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Dope Body - Natural History

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Artist: Dope Body

Album: Natural History

Label: Drag City

Review date: Jun. 22, 2012

Since the renaissance of Baltimore as an art-rock hub, its acts have tended towards a state of near-total unambiguity. Dan Deacon’s neon mania, Ecstatic Sunshine’s wall of guitar notes, and an actual guy who calls himself DJ Dog Dick, among others, have all come out of the Charm City leaving very little to the imagination. Dope Body, and their second LP Natural History, aren’t exactly inscrutable, but their queasy take on AmRep punk is far more suggestive than the music their city is better-known for. If Brainbombs and My Disco could stand to be in the same room together, the result might be something like Natural History: As interested in creeping out and potentially offending as it is with passing off an audience member’s drunken sway as an actual dance.

The interplay between repetitive, swinging drums and selective, stabbed-out guitar leads are a cornerstone of Dope Body’s sound. Such rhythmically oriented music tends to either involve trance-inducing repetition, catharsis, or both. Too much of Natural History involves neither. On a good day, Dope Body uses their disjointed songs as a confrontational tactic. Otherwise, there’s a lot of bottom-of-the-barrel groove metal; the guitar on “Twice the Life,” for example, sounds like steel drums. It’s the type of sound that could be embarrassing if these guys didn’t know better.

However, given Natural History’s impressively bizarre arrangements and the tastefulness on display during its high points, it’s clear there’s at least a little more here than meets the eye. Whether it’s worth braving the desert of sub-Morello guitar leads and drums all-too-frequently busting out that unique sort of late–’90s fraternity bounciness is up for debate.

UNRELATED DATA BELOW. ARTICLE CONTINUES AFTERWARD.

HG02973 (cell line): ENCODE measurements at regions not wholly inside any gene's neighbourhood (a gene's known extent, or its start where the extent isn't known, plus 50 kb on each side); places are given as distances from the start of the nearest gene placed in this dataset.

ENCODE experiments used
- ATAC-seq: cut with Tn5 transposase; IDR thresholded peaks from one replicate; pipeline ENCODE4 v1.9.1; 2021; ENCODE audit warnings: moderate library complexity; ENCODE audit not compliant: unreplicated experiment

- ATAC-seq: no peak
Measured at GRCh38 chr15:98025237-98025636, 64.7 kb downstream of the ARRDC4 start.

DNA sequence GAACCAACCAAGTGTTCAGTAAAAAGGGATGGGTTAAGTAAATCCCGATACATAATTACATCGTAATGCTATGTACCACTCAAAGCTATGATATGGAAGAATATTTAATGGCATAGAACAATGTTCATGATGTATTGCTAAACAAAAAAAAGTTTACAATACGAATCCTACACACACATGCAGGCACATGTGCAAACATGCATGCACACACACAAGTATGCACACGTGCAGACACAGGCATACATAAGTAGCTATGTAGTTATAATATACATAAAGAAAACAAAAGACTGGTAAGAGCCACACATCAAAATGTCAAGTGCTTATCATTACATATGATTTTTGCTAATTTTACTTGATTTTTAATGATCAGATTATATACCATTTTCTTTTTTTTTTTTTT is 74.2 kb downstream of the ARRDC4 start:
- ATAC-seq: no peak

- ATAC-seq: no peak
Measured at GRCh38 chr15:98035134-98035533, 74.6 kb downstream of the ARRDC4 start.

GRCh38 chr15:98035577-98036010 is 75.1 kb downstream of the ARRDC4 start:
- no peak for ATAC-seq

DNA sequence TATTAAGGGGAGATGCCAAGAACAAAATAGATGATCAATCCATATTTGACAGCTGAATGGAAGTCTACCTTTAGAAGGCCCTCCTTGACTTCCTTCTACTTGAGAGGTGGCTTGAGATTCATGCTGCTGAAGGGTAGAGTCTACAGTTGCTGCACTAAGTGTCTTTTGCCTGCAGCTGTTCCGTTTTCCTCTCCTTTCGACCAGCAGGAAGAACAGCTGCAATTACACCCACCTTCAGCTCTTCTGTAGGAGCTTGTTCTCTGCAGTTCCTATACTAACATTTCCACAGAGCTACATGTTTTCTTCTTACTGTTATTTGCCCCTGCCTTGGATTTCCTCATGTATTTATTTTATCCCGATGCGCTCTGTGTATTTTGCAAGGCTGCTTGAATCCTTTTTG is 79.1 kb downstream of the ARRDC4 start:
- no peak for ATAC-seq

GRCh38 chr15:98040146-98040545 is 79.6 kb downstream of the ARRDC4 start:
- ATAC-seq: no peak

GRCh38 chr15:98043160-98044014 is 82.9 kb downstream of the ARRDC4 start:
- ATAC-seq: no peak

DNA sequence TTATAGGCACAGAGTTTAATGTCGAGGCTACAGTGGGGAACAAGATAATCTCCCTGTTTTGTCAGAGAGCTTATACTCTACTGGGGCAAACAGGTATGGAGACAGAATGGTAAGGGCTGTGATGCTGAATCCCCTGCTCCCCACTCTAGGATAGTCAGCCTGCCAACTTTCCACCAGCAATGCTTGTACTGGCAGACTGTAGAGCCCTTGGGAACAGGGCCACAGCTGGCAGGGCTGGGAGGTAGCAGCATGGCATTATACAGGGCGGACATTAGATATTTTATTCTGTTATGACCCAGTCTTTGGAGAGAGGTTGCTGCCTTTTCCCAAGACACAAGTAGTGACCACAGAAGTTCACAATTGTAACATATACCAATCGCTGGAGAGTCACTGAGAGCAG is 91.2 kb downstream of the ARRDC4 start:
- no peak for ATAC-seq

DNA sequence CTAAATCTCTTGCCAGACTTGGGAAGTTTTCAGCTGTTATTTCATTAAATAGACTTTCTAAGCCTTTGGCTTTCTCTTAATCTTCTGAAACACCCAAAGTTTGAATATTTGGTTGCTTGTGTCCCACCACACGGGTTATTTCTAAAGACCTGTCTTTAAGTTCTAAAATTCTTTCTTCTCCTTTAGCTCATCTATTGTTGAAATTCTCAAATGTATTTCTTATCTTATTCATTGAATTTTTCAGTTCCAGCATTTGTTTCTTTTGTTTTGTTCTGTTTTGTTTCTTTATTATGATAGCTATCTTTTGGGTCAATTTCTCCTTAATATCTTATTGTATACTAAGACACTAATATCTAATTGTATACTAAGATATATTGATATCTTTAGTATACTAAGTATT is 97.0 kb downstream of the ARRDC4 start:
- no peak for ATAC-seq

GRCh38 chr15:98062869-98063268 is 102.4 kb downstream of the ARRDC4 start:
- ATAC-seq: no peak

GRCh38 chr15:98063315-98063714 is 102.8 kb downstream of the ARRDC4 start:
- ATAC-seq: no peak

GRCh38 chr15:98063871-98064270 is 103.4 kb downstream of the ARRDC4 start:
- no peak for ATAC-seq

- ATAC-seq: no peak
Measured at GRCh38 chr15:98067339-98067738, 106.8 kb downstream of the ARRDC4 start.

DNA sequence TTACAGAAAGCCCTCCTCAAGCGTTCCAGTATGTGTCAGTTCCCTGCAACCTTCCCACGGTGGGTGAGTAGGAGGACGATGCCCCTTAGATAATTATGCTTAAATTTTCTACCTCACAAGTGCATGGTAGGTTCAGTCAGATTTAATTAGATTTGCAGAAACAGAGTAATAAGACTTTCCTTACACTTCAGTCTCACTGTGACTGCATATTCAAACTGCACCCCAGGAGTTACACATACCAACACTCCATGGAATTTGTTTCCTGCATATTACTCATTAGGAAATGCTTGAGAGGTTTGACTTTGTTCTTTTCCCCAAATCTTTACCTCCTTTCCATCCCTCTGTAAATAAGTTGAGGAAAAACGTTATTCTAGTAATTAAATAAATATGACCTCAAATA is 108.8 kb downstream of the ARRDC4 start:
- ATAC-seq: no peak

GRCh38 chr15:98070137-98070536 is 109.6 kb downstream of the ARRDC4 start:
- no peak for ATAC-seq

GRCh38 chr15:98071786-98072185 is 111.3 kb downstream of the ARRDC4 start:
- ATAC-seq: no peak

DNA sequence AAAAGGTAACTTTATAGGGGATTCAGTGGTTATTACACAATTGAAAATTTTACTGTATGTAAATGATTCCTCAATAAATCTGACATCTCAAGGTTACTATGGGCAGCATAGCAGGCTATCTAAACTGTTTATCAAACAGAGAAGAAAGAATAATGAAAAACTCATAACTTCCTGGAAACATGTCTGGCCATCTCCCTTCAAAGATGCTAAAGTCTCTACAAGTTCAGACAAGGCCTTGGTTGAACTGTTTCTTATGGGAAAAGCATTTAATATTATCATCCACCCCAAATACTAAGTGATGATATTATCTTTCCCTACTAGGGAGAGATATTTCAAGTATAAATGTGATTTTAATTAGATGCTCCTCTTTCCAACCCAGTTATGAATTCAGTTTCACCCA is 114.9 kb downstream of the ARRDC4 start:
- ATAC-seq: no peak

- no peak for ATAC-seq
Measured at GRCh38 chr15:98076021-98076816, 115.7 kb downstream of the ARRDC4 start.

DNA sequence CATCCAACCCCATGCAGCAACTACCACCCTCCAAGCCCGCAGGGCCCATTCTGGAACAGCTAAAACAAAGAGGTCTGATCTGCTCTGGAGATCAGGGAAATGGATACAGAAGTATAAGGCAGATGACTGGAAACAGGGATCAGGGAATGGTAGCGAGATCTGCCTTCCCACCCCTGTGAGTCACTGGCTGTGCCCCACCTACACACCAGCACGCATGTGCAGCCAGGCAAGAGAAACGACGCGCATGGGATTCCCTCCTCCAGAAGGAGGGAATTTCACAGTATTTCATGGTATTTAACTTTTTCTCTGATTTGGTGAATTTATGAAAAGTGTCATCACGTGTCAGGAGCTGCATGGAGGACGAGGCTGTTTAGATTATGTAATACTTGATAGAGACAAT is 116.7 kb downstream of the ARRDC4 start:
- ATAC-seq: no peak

That bounciness comes to the fore when Dope Body try to open the songs up a bit, so it makes sense that Natural History is at its best when it’s at its most focused. Occasionally it’s on a gross, single-riff-into-oblivion exercise like “Beat,” where they’re in such a fight-picking bummer mode that one wouldn’t be remiss in expecting Tad Doyle himself to come in and guest on some backup threats.

Dope Body blow everything else on Natural History away with the pop meteor “Weird Mirror.” Dope Body’s sludginess falls by the wayside for four minutes and change, traded in for a stiff, glammy pop progression that answers one of history’s greatest questions: What would it sound like if Karp covered Cheap Trick?

The answer?: It would sound so great that it betrays the tortured grooving elsewhere on Natural History. If “Weird Mirror” is any indication, Dope Body are smiling pop nerds disguised as noise rock drunks — a combination that suggests good things to come.

By Joe Bernardi

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